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Μέντωρ), a Greek of Rhodes, the brother of Memnon [MEMNON]. With his brother Memnon lie rendered active assistance to Artabazus. When the latter found himself compelled to take refugte at the court of Philip, Mentor entered the service of Nectanabis, king of Egypt. He was appointed to the command of his Greek forces, and afterwards led a force of 4000 Greeks to the assistance of Tennes, king of Sidon, in his revolt against Dareius Ochus. Tennes treacherously betrayed the Sidonians [TENNES], and at his command Mentor, who had been left in charge of the city, directed his troops to open the gates to Dareius. Mentor with his troops was taken into the Persian service. When Dareius Ochus marched upon Egypt, one division of his Greek forces was placed under the command of Mentor and the eunuch Bagoas. When this division came before Bubastus, Mentor contrived that a report should reach the garrison, which consisted partly of Greeks, that all who surrendered would be pardoned. The Greek commanders on both sides were eager to be the first to make and to receive the submission; and Mentor contrived that Bagoas in entering the city should be taken prisoner by the Greeks. Having then himself received the surrender of the city, and procured the release of Bagoas, he secured the favour of Dareius and the gratitude of Bagoas, and was rewarded with a satrapy including all the western coast of Asia Minor. His influence with Dareius also enabled him to procure the pardon of his brother Memnon and of Artabazus. While engaged in the government of his satrapy he treacherously secured the person of Hermeias, tyrant of Atarneus, the friend of Aristotle [HERMEIAS; ARISTOTELES], and having forged letters in his name, obtained possession of his fortresses. Hie sent lermeias to Dareius, who put him to death. He died in possession of his satrapy, and was succeeded by his brother Memnon. His wife's name was Barsine. His three daughters fell into the hands of Parmenion at Damascus. One of them was subsequently married to Nearchus. (Diod. 16.42, &100.49-52; Arrian, 7.4.9; Curt. 3.13.14.)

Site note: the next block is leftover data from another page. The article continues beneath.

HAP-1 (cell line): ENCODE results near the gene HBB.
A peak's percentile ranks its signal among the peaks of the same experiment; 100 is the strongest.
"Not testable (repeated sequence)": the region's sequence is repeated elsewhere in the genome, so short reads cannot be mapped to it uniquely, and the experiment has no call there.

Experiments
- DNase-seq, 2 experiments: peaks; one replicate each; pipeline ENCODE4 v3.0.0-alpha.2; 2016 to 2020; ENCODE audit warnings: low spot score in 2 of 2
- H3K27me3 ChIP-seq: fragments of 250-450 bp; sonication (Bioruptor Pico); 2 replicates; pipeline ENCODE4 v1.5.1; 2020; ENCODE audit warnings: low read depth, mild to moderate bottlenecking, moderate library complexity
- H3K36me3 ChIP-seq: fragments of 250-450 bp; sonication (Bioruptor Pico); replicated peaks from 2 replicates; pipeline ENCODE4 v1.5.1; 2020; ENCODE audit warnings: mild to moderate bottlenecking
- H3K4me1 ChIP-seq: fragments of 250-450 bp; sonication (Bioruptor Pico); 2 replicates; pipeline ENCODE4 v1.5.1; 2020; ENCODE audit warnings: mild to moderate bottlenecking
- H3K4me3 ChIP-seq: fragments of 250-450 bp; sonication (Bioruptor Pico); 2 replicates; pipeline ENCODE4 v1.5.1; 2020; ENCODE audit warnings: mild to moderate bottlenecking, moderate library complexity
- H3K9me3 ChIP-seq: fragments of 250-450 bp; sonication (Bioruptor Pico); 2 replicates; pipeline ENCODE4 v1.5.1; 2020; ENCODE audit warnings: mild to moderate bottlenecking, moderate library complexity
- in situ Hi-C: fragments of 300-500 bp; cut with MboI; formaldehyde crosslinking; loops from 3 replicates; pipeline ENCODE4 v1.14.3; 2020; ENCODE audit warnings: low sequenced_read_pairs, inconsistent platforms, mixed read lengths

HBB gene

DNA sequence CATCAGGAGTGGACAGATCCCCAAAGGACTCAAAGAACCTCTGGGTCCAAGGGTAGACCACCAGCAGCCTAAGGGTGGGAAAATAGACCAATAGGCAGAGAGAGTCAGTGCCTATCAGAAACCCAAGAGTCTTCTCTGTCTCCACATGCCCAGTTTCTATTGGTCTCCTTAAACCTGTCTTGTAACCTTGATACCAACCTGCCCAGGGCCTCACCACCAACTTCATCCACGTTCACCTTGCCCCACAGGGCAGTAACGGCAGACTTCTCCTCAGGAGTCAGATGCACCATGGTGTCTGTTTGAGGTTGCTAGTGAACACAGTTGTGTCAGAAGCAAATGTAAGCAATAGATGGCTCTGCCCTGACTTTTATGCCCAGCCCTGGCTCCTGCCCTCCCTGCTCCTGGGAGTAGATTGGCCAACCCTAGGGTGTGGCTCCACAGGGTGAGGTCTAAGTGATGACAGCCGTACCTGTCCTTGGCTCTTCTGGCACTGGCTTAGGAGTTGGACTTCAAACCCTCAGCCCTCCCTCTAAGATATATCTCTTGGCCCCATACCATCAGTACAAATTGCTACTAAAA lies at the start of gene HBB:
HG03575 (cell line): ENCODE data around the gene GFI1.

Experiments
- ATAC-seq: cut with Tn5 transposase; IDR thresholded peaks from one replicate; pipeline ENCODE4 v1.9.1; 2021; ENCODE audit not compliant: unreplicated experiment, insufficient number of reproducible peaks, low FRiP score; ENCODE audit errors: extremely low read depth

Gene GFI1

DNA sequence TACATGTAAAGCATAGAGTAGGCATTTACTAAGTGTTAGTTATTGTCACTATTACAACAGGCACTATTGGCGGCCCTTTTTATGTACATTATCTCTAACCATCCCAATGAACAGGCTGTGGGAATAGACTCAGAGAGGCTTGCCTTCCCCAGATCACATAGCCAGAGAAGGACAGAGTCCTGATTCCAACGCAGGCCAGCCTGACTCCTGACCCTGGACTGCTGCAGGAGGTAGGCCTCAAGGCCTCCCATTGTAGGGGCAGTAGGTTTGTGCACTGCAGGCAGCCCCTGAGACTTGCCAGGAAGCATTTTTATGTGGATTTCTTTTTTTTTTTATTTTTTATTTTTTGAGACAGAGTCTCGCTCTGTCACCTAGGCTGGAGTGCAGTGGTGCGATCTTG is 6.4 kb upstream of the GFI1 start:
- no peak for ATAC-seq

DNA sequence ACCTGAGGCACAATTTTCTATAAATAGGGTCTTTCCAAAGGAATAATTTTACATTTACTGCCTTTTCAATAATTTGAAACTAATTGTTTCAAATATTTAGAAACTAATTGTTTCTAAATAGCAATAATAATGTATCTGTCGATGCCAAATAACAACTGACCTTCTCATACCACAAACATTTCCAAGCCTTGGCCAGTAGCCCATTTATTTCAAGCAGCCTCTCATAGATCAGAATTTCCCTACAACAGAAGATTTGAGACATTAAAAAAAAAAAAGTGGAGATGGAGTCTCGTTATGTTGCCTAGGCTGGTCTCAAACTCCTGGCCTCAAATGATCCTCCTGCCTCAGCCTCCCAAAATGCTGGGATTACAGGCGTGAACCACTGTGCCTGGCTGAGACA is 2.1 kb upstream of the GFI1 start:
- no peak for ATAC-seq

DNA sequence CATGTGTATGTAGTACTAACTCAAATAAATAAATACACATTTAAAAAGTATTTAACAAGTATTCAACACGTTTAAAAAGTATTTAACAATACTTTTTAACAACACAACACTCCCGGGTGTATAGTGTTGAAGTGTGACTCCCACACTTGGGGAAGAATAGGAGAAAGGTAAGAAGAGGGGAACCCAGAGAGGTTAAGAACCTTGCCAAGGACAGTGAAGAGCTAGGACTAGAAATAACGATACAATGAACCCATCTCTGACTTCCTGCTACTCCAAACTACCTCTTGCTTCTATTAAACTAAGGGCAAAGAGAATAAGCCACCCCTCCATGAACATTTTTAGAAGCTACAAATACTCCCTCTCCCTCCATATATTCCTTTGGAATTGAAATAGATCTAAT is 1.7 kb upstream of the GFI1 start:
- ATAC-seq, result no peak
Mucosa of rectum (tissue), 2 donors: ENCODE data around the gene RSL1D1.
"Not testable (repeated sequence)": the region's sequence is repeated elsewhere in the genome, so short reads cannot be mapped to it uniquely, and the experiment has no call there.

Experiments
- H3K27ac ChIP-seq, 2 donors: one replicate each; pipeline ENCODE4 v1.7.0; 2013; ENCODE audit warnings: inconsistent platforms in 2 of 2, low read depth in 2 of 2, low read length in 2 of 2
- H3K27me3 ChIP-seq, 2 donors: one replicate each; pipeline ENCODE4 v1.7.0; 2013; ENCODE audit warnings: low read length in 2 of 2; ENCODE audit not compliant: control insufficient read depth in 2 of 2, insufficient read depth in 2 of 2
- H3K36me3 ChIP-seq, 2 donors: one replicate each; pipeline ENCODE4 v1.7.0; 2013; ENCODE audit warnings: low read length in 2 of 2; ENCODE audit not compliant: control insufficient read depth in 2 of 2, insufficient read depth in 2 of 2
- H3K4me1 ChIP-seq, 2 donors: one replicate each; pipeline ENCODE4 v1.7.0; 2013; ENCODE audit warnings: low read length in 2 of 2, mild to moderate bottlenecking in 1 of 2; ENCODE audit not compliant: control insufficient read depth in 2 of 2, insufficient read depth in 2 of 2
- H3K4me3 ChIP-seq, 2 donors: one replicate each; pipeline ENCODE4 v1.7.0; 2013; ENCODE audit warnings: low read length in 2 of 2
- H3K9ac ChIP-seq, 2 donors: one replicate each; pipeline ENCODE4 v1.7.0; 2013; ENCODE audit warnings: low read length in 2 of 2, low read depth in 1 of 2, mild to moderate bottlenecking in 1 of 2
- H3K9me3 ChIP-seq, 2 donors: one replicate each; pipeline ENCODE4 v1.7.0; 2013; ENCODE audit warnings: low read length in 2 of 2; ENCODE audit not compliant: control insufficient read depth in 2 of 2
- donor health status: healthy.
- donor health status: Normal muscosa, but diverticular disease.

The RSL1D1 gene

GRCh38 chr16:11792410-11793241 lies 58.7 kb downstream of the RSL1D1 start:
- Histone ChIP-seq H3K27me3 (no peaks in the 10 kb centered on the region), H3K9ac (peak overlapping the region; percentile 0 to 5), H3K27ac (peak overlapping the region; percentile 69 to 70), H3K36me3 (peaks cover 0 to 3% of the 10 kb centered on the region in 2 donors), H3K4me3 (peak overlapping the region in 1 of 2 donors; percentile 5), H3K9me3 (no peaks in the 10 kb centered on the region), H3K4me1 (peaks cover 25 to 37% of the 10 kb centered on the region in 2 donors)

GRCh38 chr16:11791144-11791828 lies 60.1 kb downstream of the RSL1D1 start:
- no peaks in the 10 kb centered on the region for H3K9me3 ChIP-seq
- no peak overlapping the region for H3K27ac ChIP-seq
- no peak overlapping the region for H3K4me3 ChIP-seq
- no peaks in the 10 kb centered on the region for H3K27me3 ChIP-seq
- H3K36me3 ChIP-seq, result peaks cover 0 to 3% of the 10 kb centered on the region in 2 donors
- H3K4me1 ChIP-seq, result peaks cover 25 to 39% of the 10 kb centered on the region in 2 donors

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  • Cross-references from this page (2):
    • Diodorus, Historical Library, 16.42
    • Curtius, Historiarum Alexandri Magni, 3.13.14
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